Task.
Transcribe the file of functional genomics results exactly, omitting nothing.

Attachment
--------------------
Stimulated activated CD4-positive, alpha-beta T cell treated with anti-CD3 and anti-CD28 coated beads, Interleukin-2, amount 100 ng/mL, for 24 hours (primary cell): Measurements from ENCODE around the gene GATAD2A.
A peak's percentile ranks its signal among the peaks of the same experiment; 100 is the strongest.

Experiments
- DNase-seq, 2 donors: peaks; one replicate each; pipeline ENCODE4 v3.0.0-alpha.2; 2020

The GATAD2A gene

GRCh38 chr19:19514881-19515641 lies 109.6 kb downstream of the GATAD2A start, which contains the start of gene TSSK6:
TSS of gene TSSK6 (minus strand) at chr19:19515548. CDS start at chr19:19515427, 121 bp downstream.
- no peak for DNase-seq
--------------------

Stimulated activated CD4-positive, alpha-beta T cell treated with anti-CD3 and anti-CD28 coated beads, Interleukin-2, amount 100 ng/mL, for 24 hours (primary cell): Measurements from ENCODE around the gene GATAD2A.
A peak's percentile ranks its signal among the peaks of the same experiment; 100 is the strongest.

Experiments
- DNase-seq, 2 donors: peaks; one replicate each; pipeline ENCODE4 v3.0.0-alpha.2; 2020

The GATAD2A gene

GRCh38 chr19:19514881-19515641 lies 109.6 kb downstream of the GATAD2A start, which contains the start of gene TSSK6:
TSS of gene TSSK6 (minus strand) at chr19:19515548. CDS start at chr19:19515427, 121 bp downstream.
- no peak for DNase-seq